Lesson 1 of 0
In Progress

8.7 Placement and Grouping

durenmgmail-com November 9, 2021

A significant step in being a successful adult education ESL teacher is student assessment and placement. Adult students must be placed appropriately; otherwise, they will quickly lose interest and drop out. If the material you present at any EFL/ESL class level is too easy, students will become bored. If it is too difficult for them, they will not come back for the second class.

Regardless of the placement technique applied for adult students, the first impression is an influential one. Many adults will come to the class with many fears. In some cases, their previous experience with school was negative (e.g., they may have left school as teenage dropouts). Consequently, the teacher must establish a friendly, enthusiastic rapport free of any academic pretence. This welcoming social approach is especially crucial for more undereducated adult students. Even though their panic level is very high, it can be broken down by a warm smile and friendly small talk.

How to place adult students according to their oral ability?

The most popular approach to determining adult students’ oral proficiency is to place them in appropriate classes and start a brief oral interview. For non-literate students, this method is particularly valuable. The following questions are suitable for this interview:

  1. What is your name?
  2. What day is it today?
  3. Where do you live?
  4. Are you married?
  5. Do you have any children?
  6. What are your hobbies?
  7. Where were you born?
  8. How long have you lived here?
  9. Where do you work?
  10. What kind of work do you do?
  11. What do you feel you need the most help in? Reading, speaking, or writing?
  12. Why do you want to study English?
  13. Tell me something about your family.

At all times, be friendly and relaxed with them. Make them feel comfortable. Reassure them that this is for placement purposes alone, and it is not an examination. Repeat the question or statement if necessary. You may explain a response or even assist the student in helping them feel more at ease. Teachers can rate the students by giving them points. If they provide an accurate and precise answer in English, give them two points for each item. If they provide an unclear, irrelevant answer, give them one point. For no response, give them a zero. Add up their points for a total score.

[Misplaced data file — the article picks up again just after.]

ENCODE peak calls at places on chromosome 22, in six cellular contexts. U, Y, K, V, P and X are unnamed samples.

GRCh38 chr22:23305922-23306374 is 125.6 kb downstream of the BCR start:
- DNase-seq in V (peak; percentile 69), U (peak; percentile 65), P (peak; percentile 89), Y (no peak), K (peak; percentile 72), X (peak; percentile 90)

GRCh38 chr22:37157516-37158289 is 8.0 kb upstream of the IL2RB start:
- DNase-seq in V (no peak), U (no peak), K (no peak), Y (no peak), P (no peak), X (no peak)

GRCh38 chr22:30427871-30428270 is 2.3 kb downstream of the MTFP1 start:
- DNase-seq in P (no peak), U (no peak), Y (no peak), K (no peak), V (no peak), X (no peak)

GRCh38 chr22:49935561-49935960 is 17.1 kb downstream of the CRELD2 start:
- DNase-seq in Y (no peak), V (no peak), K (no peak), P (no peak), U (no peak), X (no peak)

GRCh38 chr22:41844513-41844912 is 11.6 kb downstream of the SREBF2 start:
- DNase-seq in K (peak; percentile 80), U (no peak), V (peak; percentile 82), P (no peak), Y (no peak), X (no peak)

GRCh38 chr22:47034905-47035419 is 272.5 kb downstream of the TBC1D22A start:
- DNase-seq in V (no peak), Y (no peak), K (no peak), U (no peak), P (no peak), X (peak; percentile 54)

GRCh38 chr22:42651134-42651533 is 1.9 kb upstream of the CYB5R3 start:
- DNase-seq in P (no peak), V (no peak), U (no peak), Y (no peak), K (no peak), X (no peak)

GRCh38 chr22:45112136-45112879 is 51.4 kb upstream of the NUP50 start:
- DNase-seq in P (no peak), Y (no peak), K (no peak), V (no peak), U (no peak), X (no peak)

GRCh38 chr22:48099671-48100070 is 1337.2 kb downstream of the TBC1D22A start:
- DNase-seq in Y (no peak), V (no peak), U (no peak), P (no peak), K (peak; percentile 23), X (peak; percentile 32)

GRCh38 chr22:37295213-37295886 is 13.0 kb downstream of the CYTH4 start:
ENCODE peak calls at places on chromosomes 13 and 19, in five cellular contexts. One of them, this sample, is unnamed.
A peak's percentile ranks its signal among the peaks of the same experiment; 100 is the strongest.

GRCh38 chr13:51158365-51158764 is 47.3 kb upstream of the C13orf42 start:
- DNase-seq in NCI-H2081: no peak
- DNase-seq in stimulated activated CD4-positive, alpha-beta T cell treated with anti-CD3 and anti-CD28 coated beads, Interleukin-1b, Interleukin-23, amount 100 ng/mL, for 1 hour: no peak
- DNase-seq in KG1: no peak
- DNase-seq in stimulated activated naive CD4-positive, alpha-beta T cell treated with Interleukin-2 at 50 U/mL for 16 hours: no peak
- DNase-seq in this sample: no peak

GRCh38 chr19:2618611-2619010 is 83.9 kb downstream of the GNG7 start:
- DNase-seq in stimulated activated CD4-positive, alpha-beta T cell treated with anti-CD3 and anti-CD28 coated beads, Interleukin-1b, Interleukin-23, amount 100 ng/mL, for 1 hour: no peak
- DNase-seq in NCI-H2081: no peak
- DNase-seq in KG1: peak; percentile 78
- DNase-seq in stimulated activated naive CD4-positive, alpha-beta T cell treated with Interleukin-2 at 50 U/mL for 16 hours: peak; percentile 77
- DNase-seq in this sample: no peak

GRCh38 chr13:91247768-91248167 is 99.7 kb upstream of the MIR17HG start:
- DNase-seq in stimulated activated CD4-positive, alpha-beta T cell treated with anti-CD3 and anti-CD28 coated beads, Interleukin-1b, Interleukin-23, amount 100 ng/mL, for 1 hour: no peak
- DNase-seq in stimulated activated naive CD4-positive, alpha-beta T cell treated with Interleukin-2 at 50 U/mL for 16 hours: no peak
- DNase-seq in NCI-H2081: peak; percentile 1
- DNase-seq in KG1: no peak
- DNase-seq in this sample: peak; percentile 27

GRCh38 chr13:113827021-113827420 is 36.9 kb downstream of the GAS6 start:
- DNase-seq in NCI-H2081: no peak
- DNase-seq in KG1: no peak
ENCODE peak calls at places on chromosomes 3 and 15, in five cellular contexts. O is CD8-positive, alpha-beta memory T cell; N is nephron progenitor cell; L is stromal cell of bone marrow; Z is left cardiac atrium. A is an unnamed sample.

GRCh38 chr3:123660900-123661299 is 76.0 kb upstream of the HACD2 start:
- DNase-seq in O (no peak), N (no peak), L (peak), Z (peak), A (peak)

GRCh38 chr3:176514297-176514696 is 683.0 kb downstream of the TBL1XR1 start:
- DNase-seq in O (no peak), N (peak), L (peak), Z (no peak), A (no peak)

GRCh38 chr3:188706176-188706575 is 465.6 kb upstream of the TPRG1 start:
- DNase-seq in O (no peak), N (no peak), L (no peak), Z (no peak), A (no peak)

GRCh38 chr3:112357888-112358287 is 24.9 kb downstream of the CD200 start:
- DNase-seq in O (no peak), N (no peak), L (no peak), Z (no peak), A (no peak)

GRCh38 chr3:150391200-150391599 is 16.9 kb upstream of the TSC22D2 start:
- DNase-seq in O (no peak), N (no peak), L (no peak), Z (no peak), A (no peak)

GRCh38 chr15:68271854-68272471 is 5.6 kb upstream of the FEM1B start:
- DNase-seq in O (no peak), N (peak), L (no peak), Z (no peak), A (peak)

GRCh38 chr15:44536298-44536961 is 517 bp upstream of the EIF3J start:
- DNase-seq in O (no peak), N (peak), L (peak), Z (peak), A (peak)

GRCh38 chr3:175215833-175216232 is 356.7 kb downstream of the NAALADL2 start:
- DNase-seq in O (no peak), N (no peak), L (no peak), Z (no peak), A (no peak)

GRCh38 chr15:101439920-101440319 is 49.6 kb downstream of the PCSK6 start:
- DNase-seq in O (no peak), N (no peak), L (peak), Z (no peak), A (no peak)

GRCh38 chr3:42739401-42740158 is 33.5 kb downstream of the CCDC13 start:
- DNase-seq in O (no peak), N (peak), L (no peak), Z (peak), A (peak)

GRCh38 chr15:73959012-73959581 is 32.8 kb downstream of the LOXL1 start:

• Beginner classes are for students with a total score of about 0- 10.
  • Intermediate classes are for those with scores of about 10-20, and
  • Advanced classes are for those who score above 20. These scores are only estimations. The examiner must discern the class levels appropriate for each person, particularly those whose ratings fall near the breaking points.

Literary Assessment

In addition to oral assessment and placement, it is crucial to assess if the student is literate in his native language and find out if the student has some writing skills in English.

To evaluate the individual’s literacy skills, simply ask them to write the answers to the questions that appear on a questionnaire. Encourage the students to write their responses in either English or their native language, whichever they find easiest. (You may need interpreters to assess the level of your students’ native literacy.) Again, make your students feel comfortable. Repeat the fact that the goal is only to place the student in a suitable class. Encourage them to answer as many questions as possible.

How do you place more literate students?

Once you find out that you have a group of somewhat literate students in English, you may need to evaluate their literacy level. There are several ways to do this. You may want to administer a cloze test or a dictation test.

The cloze test

One test that has proven successful in determining written English ability is the cloze test. This test consists of a written passage that has missing words. The student is asked to supply the missing words.